At a distance from protesters
Amit Shah's new bungalow is deemed safe as its entry is from a lane off the main road
- Published 29.12.19, 12:31 AM
- Updated 29.12.19, 12:31 AM
- 4 mins read
Who is afraid of protests? The ‘56-inch chest’ government helmed by the prime minister, Narendra Modi, and the Union home minister and Bharatiya Janata Party president, Amit Shah, claims that a handful of ‘urban Naxals’ and the ‘tukde-tukde gang led by the Congress’ cannot scare it. Facts on the ground, however, speak otherwise. While the PM has a security cover that none of his predecessors has had, Shah appears to be wary of protesters. For the past one week, since widespread protests against the Citizenship (Amendment) Act and the promise of a nationwide National Register of Citizens broke out, all roads leading to Shah’s residence at 6A Krishna Menon Marg have been barricaded. The Delhi police ensured that protesters are unable to get anywhere near Shah’s official bungalow in Lutyens’ Delhi. Even normal vehicular traffic cannot enter Krishan Menon Marg, either from the north or the south.
The police have taken this preventive measure ever since Congress workers in November managed to reach the barricades very close to Shah’s residence. The 6A Krishna Menon Marg bungalow was where Atal Bihari Vajpayee — the former PM and the BJP’s tallest leader before Modi — shifted to after stepping down as premier. Shah chose to move to this house after he joined the government as home minister. After getting elected to the Lok Sabha from Gandhinagar — a seat traditionally identified with the party patriarch, LK Advani — Shah moved into Vajpayee’s residence, and the move was replete with political symbolism.
Party leaders feel there was a security angle to the shift as well. Unlike the bungalow at 11 Akbar Road, where Shah lived for a number of years, the entry of the new home is located in a lane off the main road. Thus, it is regarded as very safe.
The invisible hand of Rahul Gandhi can be seen in the appointment of the Congress’s screening committee for the Delhi assembly elections. The body that shortlists the names of candidates is headed by the young Rajiv Satav, Rahul’s confidant, along with two other youth leaders, Virender Singh Rathore and Challa Vamshi Chand Reddy. Satav, a former Youth Congress president, is part of the Gandhi scion’s inner coterie.
At least one senior leader used to be part of such committees. The selection of candidates is the most complex aspect of election management. This exercise has always been overshadowed by complaints of nepotism, factionalism and the influence of money power. Rahul always laid great emphasis on objectivity in ticket distribution, and the committee for Delhi shows he is going to be directly involved in the electoral process. Delhi is more important for the Congress than any other election as the party failed to win even a single seat there in the last election after having ruled for three successive terms.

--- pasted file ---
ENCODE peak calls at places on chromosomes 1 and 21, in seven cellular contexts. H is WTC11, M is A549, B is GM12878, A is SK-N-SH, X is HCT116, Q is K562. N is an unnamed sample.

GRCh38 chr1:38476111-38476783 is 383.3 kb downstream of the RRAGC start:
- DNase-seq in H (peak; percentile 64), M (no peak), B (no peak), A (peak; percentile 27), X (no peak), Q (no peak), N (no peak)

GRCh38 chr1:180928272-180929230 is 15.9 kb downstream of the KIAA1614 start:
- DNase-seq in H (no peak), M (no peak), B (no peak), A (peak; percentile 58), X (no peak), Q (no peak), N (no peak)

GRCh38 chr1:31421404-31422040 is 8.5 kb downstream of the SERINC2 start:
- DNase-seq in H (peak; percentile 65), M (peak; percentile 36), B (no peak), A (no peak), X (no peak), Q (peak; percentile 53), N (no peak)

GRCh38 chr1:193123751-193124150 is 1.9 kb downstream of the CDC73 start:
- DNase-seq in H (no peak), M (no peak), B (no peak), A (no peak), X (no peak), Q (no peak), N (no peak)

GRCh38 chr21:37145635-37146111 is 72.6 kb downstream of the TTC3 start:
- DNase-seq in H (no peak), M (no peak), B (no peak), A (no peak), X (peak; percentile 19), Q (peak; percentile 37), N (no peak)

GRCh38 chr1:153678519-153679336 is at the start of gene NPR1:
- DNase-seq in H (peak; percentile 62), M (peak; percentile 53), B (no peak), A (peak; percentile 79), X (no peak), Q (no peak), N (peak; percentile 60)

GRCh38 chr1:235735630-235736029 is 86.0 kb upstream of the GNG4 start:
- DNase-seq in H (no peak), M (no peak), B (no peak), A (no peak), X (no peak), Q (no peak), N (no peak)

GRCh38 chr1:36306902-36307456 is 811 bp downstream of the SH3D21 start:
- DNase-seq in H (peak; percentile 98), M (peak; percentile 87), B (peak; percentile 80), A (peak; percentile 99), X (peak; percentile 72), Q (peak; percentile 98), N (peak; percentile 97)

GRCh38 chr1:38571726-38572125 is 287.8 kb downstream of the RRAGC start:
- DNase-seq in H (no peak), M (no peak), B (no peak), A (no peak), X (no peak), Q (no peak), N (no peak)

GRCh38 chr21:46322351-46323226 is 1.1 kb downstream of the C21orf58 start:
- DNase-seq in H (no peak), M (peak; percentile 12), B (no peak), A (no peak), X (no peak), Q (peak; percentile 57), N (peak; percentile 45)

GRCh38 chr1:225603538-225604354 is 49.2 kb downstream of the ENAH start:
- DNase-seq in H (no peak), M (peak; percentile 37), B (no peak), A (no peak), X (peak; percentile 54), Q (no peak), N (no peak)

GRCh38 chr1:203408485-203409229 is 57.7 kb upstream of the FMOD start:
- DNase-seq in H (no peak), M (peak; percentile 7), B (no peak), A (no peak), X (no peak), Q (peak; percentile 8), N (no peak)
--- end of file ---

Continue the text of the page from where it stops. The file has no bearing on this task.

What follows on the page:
Take back the turf
Many members of the legislative assembly in Maharashtra who belong to the Congress firmly believe that their stubborn assertion in favour of an alliance with the Shiv Sena was the turning point in contemporary politics, sowing the seeds of a rethink on the invincibility of the Modi-Shah duopoly. They argue that the myth about the pair’s absolute control over the system was demolished in Maharashtra, and both the results of the Jharkhand assembly polls and the nationwide protest against the CAA and the NRC became possible.
These MLAs also hail the flexibility and pragmatism of the Congress president, Sonia Gandhi, for triggering this turnaround. They condemn the Kerala lobby for refusing to see these political fallouts in the name of ideological purity.
The leaders of the Congress and the Nationalist Congress Party reveal that the Shiv Sena was working on the sole agenda of wiping out the BJP from its stronghold, a task they could never have undertaken in such a missionary mode. The Sena was livid as Devendra Fadnavis, the former chief minister from the BJP, left no stone unturned to weaken the regional party at the grassroots, threatening their strong leaders and persecuting them for the last five years in spite of running a coalition government. The Congress and the NCP also rule out the possibility of a BJP-Sena remarriage in the near future and argue that Sonia Gandhi would have committed a grave political error had she refused to accept this dramatic realignment. The new chief minister, Uddhav Thackeray, is the first CM to visit the Mumbai municipal corporation office to send out a firm signal that he was interested in reclaiming the turf, right from the grassroots to the top.
After Uttar Pradesh, Karnataka is now mulling the idea of making protesters pay for damaging public property. But what is being asked in neighbouring Kerala is if the same should be applied there as well, since the BJP and the sangh parivar allies had caused extensive damage with their violent protests over the entry of childbearing women in the Sabarimala temple. If this were to happen, many say, the BJP state unit would go bankrupt, because more than 100 vehicles were damaged in the large-scale rioting unleashed over two months of the last pilgrimage season.
The long face of the Karnataka chief minister, BS Yediyurappa, when Section 144 was imposed on most parts of the state is still being debated. Was the decision his own? Or was he under pressure from Delhi? The manner in which he expressed his ‘regret’ about the police action in Mangalore, where two people died in firing, makes even his rivals believe that it was not his idea. He has also not been on good terms with Amit Shah, who is yet to clear his list of new ministers to join the state cabinet.